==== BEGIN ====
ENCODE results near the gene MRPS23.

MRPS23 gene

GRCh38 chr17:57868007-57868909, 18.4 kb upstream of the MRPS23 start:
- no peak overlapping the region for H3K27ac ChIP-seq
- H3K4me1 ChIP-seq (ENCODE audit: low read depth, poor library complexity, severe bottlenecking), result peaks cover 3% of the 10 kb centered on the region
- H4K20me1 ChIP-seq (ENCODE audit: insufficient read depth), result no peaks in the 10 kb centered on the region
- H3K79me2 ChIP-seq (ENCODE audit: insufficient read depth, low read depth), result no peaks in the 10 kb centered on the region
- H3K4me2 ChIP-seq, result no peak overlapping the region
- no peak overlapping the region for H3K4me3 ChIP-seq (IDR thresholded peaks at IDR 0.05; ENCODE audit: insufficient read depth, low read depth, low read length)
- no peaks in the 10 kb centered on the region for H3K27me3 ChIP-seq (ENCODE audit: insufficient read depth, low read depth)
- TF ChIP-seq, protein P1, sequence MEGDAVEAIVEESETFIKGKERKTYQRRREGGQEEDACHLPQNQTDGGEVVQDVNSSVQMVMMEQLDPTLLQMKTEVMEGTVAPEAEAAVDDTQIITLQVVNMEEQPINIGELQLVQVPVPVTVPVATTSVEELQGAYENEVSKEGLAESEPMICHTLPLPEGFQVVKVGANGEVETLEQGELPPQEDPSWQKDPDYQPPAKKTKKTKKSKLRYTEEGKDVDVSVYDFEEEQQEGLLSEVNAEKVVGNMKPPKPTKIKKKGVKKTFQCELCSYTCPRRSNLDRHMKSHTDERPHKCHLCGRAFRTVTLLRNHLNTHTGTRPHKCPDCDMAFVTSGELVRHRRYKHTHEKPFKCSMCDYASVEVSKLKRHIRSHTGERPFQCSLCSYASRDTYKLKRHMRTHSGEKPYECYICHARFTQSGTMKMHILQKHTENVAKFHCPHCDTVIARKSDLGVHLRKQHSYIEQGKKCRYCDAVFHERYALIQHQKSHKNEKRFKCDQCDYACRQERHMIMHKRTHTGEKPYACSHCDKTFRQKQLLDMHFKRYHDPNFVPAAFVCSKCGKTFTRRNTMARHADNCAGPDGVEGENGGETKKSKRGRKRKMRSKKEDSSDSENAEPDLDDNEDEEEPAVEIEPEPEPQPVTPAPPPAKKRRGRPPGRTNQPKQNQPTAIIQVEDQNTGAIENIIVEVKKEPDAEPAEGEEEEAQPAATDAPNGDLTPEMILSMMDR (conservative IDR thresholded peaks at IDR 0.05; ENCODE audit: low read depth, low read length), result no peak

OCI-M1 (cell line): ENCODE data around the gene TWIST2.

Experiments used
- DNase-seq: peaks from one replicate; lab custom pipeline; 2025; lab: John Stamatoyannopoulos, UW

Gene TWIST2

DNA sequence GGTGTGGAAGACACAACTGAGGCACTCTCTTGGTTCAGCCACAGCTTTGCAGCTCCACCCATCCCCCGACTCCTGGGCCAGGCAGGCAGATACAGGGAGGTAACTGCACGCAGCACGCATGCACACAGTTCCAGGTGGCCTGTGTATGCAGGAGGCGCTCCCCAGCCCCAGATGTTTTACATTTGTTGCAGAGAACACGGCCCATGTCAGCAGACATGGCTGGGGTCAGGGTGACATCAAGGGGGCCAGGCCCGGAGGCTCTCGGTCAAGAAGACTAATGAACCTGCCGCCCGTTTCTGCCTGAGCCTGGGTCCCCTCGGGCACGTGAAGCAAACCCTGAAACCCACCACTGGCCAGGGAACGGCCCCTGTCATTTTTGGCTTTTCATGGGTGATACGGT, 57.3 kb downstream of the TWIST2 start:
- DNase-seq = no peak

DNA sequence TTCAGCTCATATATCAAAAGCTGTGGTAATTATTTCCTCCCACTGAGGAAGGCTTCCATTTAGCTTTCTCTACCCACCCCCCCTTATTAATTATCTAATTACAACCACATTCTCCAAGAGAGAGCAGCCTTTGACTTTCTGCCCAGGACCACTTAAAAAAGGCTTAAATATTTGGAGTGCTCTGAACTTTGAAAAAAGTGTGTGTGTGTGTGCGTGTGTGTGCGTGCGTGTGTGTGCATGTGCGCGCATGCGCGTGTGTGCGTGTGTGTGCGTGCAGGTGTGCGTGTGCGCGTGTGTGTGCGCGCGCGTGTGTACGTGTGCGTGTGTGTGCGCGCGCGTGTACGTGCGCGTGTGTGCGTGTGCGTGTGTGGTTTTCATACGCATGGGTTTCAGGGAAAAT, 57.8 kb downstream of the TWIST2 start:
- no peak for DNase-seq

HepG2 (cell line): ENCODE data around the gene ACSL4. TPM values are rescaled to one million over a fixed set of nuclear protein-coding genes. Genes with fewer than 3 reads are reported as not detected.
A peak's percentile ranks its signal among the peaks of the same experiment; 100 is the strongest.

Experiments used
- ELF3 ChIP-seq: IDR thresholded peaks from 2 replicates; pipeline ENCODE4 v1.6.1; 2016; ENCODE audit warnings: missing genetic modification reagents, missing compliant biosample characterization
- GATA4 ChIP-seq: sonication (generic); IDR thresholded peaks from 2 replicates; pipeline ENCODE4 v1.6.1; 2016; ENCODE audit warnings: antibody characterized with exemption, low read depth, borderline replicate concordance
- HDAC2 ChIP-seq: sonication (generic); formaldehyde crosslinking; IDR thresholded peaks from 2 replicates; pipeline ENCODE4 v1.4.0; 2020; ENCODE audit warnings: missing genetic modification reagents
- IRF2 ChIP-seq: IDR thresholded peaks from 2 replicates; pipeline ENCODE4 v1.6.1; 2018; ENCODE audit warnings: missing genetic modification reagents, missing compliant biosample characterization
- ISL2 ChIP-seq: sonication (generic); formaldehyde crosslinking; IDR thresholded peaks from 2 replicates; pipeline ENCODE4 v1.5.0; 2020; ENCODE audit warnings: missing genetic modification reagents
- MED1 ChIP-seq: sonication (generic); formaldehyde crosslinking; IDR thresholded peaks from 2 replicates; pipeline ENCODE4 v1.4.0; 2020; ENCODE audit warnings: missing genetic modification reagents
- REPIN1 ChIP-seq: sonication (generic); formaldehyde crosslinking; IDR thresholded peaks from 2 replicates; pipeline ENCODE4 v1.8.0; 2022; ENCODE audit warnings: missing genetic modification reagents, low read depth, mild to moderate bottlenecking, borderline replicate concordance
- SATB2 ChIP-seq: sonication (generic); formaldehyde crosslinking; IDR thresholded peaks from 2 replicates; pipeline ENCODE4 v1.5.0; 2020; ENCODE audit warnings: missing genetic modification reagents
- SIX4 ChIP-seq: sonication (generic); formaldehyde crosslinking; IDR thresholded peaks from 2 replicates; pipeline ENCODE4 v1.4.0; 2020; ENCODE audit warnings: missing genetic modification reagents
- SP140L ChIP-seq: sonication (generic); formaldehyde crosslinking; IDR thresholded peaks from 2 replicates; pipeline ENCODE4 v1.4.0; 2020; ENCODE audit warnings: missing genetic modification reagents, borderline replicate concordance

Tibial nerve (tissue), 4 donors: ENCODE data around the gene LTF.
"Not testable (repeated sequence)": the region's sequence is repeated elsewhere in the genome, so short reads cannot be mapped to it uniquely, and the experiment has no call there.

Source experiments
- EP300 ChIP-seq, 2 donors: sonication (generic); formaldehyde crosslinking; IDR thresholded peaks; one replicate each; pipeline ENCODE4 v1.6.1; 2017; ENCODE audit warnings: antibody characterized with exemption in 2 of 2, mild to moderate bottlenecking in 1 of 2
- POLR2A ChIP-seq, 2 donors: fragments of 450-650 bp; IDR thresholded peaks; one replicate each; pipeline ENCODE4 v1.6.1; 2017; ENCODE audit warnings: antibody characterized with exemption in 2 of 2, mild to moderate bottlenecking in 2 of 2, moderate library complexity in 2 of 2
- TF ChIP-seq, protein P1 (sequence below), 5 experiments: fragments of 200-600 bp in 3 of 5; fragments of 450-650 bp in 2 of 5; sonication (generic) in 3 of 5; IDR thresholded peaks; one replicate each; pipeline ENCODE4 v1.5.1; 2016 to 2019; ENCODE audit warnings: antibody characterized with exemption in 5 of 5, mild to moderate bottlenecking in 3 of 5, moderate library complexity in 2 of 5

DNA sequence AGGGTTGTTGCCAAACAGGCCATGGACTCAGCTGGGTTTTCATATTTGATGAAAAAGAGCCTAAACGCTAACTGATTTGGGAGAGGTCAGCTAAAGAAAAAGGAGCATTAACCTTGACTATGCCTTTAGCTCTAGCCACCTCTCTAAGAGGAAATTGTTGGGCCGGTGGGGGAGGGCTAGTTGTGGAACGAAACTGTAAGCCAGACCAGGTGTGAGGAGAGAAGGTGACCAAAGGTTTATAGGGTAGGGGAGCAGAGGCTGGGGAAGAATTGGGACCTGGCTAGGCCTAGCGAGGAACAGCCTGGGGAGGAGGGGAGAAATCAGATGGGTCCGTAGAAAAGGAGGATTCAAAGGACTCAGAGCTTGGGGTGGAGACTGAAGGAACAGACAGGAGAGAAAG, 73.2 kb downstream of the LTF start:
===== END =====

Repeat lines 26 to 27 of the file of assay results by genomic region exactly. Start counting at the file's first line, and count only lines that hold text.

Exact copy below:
- IRF2 ChIP-seq: IDR thresholded peaks from 2 replicates; pipeline ENCODE4 v1.6.1; 2018; ENCODE audit warnings: missing genetic modification reagents, missing compliant biosample characterization
- ISL2 ChIP-seq: sonication (generic); formaldehyde crosslinking; IDR thresholded peaks from 2 replicates; pipeline ENCODE4 v1.5.0; 2020; ENCODE audit warnings: missing genetic modification reagents